to porches, awnings, carports, and sheds. A few buildings
experiencing window, door, and garage door failures. Mobile
homes damaged, especially if unanchored. Unsecured lightweight
objects become dangerous projectiles.
- Several large trees snapped or uprooted, but with greater
numbers in places where trees are shallow rooted. Several
fences and roadway signs blown over.
- Some roads impassable from large debris, and more within urban
or heavily wooded places. A few bridges, causeways, and access
- Scattered power and communications outages, but more prevalent
in areas with above ground lines.
Prepare for life-threatening surge having possible significant
impacts across the immediate coast of Mississippi and also
for east facing shores outside of the hurricane protection system
in far Southeast Louisiana. Potential impacts in
this area include:
- Areas of inundation with storm surge flooding accentuated by
waves. Damage to several buildings, mainly near the coast.
- Sections of near-shore escape routes and secondary roads become
weakened or washed out, especially in usually vulnerable low
- Major beach erosion with heavy surf breaching dunes. Strong and
numerous rip currents.
- Moderate damage to marinas, docks, boardwalks, and piers.
Several small craft broken away from moorings, especially in
Also, prepare for locally hazardous surge having possible limited
impacts along the shores of Lake Pontchartrain and Lake Maurepas.
Elsewhere across Southeast Louisiana and South Mississippi, little to
no impact is anticipated.
* OTHER PREPAREDNESS INFORMATION:
Now is the time to check your emergency plan and emergency supplies
kit and take necessary actions to protect your family and secure your
home or business.
When making safety and preparedness decisions, do not focus on the
exact forecast track since hazards such as flooding rain, damaging
wind gusts, storm surge, and tornadoes extend well away from the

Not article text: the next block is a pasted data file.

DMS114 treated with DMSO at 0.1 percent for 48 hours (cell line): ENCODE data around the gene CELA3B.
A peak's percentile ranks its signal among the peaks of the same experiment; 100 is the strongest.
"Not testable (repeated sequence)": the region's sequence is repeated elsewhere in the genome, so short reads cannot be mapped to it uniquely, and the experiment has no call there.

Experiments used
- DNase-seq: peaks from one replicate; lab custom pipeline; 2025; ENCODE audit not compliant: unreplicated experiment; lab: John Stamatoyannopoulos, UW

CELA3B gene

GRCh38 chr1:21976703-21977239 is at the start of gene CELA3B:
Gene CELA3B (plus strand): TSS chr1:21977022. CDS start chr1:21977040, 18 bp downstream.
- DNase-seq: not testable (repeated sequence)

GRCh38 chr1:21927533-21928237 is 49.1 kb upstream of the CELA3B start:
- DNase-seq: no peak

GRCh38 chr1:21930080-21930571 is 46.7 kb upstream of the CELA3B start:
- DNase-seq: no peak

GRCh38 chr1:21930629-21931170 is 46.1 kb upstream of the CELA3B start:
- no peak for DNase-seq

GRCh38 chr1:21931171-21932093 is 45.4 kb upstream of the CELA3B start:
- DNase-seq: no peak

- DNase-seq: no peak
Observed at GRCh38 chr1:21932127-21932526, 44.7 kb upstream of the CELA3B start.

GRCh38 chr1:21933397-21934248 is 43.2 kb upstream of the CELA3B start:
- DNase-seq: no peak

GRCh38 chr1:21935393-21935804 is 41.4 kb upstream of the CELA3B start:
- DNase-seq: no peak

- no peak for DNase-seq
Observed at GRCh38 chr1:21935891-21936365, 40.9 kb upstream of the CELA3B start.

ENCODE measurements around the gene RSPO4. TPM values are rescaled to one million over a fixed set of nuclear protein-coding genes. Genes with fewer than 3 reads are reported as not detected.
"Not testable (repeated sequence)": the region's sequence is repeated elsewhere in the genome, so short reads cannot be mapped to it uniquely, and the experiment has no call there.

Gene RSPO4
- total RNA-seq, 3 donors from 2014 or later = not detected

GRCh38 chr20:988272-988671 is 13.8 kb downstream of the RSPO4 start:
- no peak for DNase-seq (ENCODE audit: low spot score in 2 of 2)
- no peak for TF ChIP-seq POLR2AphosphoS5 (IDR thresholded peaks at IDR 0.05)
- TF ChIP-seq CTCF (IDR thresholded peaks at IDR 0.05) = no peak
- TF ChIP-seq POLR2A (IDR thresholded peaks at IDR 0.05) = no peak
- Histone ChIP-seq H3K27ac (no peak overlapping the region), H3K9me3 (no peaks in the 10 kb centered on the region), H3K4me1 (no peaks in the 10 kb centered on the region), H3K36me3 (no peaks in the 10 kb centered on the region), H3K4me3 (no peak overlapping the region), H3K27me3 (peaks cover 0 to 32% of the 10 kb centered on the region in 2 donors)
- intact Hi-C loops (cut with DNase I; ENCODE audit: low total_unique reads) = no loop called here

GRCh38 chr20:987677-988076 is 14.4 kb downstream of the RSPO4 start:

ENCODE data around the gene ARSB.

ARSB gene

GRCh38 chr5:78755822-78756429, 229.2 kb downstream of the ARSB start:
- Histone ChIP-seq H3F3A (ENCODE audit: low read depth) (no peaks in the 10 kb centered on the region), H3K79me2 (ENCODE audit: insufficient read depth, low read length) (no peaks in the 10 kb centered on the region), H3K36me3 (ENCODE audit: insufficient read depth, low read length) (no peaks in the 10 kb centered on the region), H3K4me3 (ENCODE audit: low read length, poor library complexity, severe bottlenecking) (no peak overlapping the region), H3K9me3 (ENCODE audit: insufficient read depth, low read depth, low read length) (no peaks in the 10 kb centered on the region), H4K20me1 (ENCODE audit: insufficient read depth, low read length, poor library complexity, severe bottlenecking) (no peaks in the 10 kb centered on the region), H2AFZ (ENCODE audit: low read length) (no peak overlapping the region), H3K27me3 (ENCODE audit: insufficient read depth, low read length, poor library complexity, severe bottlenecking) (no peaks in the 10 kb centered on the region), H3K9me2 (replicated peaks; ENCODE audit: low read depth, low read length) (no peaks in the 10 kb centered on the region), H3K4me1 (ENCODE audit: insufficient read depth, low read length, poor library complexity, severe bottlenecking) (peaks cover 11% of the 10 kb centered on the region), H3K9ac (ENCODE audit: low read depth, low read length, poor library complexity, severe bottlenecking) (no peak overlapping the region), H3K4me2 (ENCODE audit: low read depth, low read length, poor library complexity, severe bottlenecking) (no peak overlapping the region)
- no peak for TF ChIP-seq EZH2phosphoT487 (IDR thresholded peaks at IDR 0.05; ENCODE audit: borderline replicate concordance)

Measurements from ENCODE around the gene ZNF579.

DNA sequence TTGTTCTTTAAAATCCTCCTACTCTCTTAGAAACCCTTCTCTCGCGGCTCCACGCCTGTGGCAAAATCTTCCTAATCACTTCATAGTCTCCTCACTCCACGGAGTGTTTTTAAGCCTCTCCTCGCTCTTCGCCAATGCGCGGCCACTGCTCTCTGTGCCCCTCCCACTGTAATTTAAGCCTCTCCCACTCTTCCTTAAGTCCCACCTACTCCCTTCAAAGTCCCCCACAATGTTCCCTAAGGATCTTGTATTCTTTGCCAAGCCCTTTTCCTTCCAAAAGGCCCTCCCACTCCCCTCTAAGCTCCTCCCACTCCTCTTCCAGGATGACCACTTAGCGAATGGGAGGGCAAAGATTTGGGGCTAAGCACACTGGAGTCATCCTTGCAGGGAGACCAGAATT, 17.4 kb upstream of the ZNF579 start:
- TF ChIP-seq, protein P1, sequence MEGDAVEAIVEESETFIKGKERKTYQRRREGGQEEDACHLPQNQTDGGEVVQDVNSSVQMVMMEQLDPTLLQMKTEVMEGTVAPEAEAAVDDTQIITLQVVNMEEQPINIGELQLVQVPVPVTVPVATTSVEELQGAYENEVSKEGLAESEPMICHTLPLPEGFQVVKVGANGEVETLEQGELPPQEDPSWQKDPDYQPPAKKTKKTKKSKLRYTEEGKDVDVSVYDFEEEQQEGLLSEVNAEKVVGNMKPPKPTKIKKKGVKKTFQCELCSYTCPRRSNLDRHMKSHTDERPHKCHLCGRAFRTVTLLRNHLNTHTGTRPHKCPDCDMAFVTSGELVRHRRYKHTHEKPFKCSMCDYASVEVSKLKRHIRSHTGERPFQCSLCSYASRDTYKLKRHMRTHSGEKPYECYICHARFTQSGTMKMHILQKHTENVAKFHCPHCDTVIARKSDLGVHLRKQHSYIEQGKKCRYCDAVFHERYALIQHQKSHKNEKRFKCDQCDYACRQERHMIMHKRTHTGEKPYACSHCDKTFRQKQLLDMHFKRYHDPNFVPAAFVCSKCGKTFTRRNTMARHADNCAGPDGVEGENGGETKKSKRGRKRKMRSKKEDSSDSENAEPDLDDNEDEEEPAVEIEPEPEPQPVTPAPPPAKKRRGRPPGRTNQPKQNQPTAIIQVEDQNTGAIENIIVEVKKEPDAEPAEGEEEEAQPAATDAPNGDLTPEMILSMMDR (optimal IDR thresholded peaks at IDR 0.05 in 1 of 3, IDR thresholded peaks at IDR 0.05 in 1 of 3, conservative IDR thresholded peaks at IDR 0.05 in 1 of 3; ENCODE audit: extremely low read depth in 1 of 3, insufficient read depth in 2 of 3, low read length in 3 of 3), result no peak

center of the storm.
If in a place that is vulnerable to high wind, such as near large
trees, a manufactured home, upper floors of a high-rise building, or
on a boat, plan to move to safe shelter.
If you live in a place particularly vulnerable to flooding, such as
near the ocean or a large inland lake, in a low-lying or poor
drainage area, in a valley, or near an already swollen river, plan to
move to safe shelter on higher ground.
Always heed the advice of local officials and comply with orders that
are issued. Do not needlessly jeopardize your life or the lives of
When securing your property, outside preparations should be concluded
as soon as possible before conditions deteriorate. The onset of
strong gusty winds or flooding can cause certain preparedness
activities to become unsafe.
Be sure to let friends and family members know of your intentions for
weathering the storm and your whereabouts. Have someone located away
from the threatened area serve as your point of contact. Share vital
contact information with others. Keep cell phones handy and charged.
Check on those who may not be fully aware of the situation or who are
unable to make personal preparations.
If you are a visitor, know the name of the county or parish in which
you are located and where it is relative to current watches and
warnings. If staying at a hotel, ask the management staff about their
onsite disaster plan. Listen for evacuation orders, especially
pertaining to area visitors.
Closely monitor weather.gov, NOAA Weather Radio and local news
outlets for official storm information. Listen for possible changes
to the forecast.
There is a threat from tornadoes with this storm. Have multiple ways
to receive Tornado Warnings. Be ready to shelter quickly.
* ADDITIONAL SOURCES OF INFORMATION:
- For information on appropriate preparations see ready.gov
- For information on creating an emergency plan see getagameplan.org
- For additional disaster preparedness information see redcross.org
The next local statement will be issued by the National Weather
Service in New Orleans LA around 2 AM CDT, or sooner if conditions